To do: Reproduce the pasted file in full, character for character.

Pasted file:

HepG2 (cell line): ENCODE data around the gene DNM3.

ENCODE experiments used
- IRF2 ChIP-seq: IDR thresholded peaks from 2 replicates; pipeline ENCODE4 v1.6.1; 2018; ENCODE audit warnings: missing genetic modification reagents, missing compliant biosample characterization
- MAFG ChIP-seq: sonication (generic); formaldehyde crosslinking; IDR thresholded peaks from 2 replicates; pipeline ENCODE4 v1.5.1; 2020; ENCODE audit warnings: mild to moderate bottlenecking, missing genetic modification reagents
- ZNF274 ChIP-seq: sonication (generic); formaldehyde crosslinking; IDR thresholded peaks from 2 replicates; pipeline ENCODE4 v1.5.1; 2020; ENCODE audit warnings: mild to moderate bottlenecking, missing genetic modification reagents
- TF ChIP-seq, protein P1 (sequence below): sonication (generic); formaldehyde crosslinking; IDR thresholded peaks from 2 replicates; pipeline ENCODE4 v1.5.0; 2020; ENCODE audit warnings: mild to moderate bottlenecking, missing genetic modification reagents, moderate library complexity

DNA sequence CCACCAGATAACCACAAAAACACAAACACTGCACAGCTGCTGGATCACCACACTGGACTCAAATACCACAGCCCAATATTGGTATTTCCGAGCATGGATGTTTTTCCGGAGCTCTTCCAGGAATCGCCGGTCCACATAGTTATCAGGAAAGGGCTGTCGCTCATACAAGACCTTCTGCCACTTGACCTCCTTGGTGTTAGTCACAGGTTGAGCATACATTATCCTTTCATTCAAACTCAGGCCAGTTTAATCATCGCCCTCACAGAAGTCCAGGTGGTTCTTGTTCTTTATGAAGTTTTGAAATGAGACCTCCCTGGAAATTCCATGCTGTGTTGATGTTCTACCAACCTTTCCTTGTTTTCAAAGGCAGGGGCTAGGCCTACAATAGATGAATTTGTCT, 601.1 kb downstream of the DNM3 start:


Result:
HepG2 (cell line): ENCODE data around the gene DNM3.

ENCODE experiments used
- IRF2 ChIP-seq: IDR thresholded peaks from 2 replicates; pipeline ENCODE4 v1.6.1; 2018; ENCODE audit warnings: missing genetic modification reagents, missing compliant biosample characterization
- MAFG ChIP-seq: sonication (generic); formaldehyde crosslinking; IDR thresholded peaks from 2 replicates; pipeline ENCODE4 v1.5.1; 2020; ENCODE audit warnings: mild to moderate bottlenecking, missing genetic modification reagents
- ZNF274 ChIP-seq: sonication (generic); formaldehyde crosslinking; IDR thresholded peaks from 2 replicates; pipeline ENCODE4 v1.5.1; 2020; ENCODE audit warnings: mild to moderate bottlenecking, missing genetic modification reagents
- TF ChIP-seq, protein P1 (sequence below): sonication (generic); formaldehyde crosslinking; IDR thresholded peaks from 2 replicates; pipeline ENCODE4 v1.5.0; 2020; ENCODE audit warnings: mild to moderate bottlenecking, missing genetic modification reagents, moderate library complexity

DNA sequence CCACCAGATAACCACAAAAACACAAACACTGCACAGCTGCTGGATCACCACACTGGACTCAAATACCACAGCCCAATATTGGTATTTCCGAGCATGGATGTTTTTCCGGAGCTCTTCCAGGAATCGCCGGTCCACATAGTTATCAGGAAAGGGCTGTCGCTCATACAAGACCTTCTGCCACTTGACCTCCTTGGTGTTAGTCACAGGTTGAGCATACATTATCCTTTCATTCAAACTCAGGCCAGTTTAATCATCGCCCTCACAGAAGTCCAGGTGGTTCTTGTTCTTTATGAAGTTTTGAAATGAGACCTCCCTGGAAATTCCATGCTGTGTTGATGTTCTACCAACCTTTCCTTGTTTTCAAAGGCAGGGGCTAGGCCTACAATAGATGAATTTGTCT, 601.1 kb downstream of the DNM3 start: